On Monday, news broke that former national security adviser Susan Rice requested to unmask the names of Donald Trump campaign officials in intelligence gathered last year. A discussion about Rice on Tucker Carlson’s Fox News show Monday night quickly devolved into a shouting match over the legitimacy of allegations that Russia “hacked” last year’s presidential election to aid then-candidate Trump.
The segment began with Carlson and David Tafuri, a former State Department official in the Obama administration, going back and forth over why Rice would need to unmask the names of Trump officials.
Tafuri explained that the incidental collection of U.S. citizen information frequently happens and that often intelligence officials need to unmask a citizen’s identity to get the full scope of the intelligence. But Carlson wanted to know why, at a time when the Trump campaign had just won the Republican nomination and was starting to fight hard against Democrat Hillary Clinton, did Rice’s interest in intelligence concerning Trump officials suddenly go up.
Carlson pointed to a Monday report from Circa that said Rice’s interest in the intelligence with Trump officials accelerated throughout last year’s presidential election.
“That looks political to me,” he said. “Why in the world could she possibly be unmasking the names of people in the campaign against her preferred candidate?”
Tafuri disagreed with what Carlson was “insinuating” and countered that Rice most likely needed to unmask names to understand the scope of the intelligence so she could carry out the duties of her job. The former Obama official added that the entire discussion about spying goes back to the allegation that Russia “hacked” last year’s presidential election to help Trump win.
At that, Carlson had had enough.
“What’s this about? What’s this about?” Carlson asked. “We all assume we know Russia ‘hacked’ the election, and I’m just asking you: Why has not one person — not one and I do this every single night — characterized what exactly that means?”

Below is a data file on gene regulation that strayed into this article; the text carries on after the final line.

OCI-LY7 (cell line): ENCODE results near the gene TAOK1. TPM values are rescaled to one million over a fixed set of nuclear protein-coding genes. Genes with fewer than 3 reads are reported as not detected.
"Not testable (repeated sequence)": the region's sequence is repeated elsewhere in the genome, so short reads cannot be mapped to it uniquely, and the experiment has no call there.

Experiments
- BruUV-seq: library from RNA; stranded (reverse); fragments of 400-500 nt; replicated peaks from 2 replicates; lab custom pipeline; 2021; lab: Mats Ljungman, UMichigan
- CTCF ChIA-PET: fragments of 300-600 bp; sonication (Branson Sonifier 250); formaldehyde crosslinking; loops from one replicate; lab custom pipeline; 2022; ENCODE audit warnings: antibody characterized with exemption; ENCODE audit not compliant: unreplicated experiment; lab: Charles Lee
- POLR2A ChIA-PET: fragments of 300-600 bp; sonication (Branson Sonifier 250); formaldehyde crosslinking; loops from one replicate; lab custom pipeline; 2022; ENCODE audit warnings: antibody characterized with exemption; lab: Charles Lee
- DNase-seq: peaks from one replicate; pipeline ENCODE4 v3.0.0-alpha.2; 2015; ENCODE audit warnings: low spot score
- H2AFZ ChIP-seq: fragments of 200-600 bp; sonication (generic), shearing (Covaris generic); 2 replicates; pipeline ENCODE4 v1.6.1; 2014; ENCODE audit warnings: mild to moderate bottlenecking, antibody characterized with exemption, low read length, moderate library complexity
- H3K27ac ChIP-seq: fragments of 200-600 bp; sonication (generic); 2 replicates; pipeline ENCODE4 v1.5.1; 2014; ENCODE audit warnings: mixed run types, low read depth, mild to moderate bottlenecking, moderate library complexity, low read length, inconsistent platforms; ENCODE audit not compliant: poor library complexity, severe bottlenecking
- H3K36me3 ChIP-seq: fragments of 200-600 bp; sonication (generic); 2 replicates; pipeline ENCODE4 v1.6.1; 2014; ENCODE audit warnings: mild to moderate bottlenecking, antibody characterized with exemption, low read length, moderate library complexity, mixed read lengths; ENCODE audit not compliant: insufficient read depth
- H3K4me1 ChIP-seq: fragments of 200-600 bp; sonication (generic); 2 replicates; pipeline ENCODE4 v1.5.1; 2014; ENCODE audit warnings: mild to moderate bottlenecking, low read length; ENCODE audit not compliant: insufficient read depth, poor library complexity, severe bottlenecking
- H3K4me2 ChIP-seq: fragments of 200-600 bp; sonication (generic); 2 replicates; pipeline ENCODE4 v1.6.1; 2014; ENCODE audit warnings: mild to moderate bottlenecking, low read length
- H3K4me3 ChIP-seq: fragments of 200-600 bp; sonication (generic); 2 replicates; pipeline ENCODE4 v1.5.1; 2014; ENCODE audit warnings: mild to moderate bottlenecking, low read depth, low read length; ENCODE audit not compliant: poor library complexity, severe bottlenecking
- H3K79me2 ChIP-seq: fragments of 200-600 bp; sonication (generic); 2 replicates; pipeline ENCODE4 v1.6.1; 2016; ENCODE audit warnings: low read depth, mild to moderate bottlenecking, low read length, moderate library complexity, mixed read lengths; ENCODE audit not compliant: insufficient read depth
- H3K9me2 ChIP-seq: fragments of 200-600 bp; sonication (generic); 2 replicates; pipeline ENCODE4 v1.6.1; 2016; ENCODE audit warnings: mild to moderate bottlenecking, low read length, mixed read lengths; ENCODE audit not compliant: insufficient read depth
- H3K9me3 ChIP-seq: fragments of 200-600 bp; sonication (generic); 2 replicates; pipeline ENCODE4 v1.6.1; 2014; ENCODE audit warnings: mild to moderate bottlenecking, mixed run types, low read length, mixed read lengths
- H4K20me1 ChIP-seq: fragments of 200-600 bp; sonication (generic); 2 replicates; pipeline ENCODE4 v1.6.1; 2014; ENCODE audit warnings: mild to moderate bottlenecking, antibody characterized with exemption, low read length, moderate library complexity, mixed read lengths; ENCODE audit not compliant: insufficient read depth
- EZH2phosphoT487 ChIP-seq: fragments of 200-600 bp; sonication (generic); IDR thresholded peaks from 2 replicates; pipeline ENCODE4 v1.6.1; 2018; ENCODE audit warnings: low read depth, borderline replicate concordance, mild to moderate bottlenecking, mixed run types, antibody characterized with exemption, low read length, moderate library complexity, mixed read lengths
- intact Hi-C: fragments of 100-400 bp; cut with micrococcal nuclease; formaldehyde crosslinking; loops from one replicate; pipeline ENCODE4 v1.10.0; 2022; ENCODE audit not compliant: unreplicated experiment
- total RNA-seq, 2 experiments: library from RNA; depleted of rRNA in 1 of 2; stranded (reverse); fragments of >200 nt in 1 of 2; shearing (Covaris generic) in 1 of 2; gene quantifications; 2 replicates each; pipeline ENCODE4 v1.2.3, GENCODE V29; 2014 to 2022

“I’m getting very frustrated. I don’t know what it means to hack an election,” Carlson explained. “I don’t know what exactly they did to constitute a crime so severe that you’d have to spy on the Trump campaign to prove it.”
“Tucker, hacked into the DNC’s emails and they leaked those emails out in a strategic way to impact the election,” Tafuri responded, getting visibly angry.
But Carlson still wasn’t buying what Tafuri was trying to sell.
“Why don’t we get some evidence that any of this actually happened?” Carlson pressed. “Where’s the evidence?”
Tafuri reiterated his claim that the intelligence community, including FBI Director James Comey and former Director of National Intelligence James Clapper, have confirmed that Russia intervened in last year’s election.
“I have learned in 30 years of living here: don’t take it on faith, gets the facts. And I’ve been waiting on a single fact, just one,” Carlson shot back, also visibly frustrated.
“Give me one scintilla of evidence that the Russian government broke into John Podesta’s emails for the express purpose of getting Donald Trump elected president,” he pressed.
Tafuri, unable to offer any evidence, deflected and called for an independent investigation into the Russia allegations “to protect the sanctity of our democracy.”
Still, Carlson wanted evidence to suggest that it happened at all. “And what I’m saying, as a journalist and an American, is give me some evidence — or stop talking.”